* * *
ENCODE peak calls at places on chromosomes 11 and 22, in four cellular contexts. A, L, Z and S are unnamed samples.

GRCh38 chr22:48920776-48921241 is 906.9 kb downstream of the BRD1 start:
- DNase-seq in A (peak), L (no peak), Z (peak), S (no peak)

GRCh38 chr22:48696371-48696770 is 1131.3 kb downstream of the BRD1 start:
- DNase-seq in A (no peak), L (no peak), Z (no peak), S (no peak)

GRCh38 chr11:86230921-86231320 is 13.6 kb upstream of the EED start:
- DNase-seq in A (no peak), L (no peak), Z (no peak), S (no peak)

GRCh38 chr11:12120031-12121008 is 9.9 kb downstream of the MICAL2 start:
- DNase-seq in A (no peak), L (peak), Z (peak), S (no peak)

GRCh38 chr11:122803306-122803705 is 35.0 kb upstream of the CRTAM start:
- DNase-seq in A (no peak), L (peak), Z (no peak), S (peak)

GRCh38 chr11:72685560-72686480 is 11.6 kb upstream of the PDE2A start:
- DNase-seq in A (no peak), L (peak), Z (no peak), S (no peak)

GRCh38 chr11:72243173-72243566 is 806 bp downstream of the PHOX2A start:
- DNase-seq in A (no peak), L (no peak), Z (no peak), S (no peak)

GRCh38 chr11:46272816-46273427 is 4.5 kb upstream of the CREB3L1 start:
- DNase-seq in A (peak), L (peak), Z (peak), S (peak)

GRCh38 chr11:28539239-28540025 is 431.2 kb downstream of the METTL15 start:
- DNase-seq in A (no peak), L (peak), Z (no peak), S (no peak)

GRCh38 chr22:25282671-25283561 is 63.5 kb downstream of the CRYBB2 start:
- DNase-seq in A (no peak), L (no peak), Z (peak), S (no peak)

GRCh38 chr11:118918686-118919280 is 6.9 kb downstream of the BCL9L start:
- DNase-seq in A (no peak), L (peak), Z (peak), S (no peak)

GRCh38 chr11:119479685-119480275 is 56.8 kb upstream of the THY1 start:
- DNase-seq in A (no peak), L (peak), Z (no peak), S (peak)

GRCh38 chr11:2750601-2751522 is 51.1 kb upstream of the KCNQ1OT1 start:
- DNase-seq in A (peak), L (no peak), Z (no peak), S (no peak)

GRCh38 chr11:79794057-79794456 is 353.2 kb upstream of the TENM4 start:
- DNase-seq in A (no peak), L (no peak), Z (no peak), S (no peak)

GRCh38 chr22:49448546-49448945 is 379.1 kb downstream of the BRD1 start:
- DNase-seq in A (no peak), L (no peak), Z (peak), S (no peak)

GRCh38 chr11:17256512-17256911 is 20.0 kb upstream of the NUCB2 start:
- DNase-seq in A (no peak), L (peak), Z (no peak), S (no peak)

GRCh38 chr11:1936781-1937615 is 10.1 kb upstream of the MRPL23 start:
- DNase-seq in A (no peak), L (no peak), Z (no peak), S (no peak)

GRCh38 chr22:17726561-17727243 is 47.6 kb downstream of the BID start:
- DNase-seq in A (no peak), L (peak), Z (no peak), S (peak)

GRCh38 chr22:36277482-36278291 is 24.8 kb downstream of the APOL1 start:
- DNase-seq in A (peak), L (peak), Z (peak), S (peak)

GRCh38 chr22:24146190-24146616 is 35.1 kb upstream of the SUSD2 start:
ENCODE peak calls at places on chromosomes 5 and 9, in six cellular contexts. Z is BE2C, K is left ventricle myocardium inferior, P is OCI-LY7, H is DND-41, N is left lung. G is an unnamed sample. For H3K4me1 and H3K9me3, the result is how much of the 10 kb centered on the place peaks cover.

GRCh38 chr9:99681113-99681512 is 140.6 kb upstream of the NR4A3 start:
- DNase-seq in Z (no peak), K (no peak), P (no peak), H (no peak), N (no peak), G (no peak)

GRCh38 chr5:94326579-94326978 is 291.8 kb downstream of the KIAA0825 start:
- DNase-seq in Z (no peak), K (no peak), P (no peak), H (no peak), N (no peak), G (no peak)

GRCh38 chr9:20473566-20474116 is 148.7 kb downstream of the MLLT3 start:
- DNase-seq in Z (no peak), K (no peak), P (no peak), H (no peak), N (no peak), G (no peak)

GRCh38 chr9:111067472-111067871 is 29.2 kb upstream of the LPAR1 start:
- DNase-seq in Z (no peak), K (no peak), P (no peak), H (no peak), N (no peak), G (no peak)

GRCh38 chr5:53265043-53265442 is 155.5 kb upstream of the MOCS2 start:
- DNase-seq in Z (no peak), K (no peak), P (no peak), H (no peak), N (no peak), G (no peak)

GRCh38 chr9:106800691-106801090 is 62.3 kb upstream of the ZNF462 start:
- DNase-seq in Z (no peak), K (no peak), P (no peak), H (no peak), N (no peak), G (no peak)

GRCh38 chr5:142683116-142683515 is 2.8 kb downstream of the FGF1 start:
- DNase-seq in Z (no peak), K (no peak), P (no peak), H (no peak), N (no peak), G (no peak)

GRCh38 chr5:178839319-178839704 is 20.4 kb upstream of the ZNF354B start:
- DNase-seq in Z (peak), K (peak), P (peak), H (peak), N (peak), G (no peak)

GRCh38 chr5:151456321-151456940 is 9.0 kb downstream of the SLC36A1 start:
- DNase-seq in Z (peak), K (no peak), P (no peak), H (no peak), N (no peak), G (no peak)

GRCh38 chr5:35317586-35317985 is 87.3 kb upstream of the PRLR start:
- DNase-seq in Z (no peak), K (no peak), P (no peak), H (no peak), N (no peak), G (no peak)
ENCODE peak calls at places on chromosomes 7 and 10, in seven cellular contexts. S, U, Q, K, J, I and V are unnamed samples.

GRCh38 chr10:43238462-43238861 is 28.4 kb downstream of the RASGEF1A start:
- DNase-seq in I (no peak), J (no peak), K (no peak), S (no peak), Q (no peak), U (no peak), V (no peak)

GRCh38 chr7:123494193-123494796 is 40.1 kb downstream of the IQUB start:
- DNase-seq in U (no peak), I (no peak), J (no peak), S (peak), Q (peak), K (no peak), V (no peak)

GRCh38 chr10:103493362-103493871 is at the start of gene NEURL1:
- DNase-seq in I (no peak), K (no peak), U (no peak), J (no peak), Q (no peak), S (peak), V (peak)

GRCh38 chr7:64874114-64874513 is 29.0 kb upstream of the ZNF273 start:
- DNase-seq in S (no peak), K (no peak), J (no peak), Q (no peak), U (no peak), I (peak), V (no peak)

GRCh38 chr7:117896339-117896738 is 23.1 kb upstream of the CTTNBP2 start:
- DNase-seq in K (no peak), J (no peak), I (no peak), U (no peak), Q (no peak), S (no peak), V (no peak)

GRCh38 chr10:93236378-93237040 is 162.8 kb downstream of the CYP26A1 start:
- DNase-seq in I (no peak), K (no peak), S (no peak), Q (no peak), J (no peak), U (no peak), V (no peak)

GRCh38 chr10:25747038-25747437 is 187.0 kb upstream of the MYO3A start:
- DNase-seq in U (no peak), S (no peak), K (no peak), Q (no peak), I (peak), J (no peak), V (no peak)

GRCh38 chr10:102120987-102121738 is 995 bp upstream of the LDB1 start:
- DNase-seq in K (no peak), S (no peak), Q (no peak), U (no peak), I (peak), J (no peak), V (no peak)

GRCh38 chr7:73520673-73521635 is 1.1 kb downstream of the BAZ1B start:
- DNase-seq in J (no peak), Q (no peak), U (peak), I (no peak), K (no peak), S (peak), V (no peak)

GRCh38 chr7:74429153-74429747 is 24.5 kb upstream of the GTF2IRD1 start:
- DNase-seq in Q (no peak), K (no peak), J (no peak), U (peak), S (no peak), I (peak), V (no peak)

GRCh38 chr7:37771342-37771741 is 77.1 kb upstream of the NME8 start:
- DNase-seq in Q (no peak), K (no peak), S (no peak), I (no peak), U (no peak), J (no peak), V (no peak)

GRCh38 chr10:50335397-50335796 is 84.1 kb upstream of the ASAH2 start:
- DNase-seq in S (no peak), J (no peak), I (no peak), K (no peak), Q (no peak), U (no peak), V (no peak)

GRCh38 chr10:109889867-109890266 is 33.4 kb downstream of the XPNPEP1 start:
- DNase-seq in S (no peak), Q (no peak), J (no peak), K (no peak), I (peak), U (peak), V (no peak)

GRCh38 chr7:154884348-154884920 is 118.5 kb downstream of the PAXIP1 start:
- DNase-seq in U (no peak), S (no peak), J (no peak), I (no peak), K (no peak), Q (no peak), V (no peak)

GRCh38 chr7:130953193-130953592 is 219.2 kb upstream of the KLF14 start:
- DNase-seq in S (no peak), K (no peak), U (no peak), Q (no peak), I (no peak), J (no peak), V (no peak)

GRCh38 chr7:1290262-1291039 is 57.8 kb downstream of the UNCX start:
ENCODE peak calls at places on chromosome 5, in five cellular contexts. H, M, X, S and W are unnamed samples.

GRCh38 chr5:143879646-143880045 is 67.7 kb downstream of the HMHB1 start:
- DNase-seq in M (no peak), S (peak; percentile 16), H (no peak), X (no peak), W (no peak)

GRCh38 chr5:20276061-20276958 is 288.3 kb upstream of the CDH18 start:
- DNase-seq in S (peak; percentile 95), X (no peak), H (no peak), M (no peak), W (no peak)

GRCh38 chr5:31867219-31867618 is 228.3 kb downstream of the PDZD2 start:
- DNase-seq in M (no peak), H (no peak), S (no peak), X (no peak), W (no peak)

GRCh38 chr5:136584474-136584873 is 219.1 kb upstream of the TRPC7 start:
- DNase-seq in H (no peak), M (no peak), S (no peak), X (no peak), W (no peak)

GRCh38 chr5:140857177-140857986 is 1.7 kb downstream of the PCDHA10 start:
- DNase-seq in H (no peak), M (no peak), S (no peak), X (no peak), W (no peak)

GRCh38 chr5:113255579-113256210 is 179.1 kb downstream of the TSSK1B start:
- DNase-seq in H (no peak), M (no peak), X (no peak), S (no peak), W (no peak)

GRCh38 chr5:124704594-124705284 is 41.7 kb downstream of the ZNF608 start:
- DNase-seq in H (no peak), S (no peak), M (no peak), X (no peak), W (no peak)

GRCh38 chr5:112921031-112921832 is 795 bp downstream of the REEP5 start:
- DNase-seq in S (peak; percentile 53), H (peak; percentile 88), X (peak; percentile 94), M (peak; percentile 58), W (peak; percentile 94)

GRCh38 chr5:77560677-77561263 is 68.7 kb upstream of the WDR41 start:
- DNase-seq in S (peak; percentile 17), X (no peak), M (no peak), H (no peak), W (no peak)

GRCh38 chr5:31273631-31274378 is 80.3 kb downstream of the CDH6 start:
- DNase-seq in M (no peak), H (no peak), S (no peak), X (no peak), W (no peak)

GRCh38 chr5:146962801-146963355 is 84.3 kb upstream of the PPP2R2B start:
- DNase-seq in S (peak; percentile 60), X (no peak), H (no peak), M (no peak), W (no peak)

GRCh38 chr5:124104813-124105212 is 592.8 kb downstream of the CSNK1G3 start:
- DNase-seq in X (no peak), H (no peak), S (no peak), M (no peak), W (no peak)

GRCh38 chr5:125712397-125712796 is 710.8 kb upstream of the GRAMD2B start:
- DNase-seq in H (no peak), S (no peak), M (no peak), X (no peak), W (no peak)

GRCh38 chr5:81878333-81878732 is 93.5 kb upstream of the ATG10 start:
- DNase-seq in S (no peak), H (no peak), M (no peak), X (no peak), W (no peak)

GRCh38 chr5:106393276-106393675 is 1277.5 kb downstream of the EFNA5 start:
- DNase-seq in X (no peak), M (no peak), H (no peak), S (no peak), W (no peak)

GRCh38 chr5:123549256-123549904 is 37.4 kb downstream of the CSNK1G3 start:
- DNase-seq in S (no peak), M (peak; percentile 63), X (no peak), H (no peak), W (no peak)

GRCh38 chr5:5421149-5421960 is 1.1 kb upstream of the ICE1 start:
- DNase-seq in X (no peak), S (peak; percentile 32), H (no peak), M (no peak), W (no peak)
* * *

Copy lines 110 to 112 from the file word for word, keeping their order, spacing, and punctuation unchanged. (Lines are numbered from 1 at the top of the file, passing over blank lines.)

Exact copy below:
- DNase-seq in S (peak; percentile 53), H (peak; percentile 88), X (peak; percentile 94), M (peak; percentile 58), W (peak; percentile 94)

GRCh38 chr5:77560677-77561263 is 68.7 kb upstream of the WDR41 start:
- DNase-seq in S (peak; percentile 17), X (no peak), M (no peak), H (no peak), W (no peak)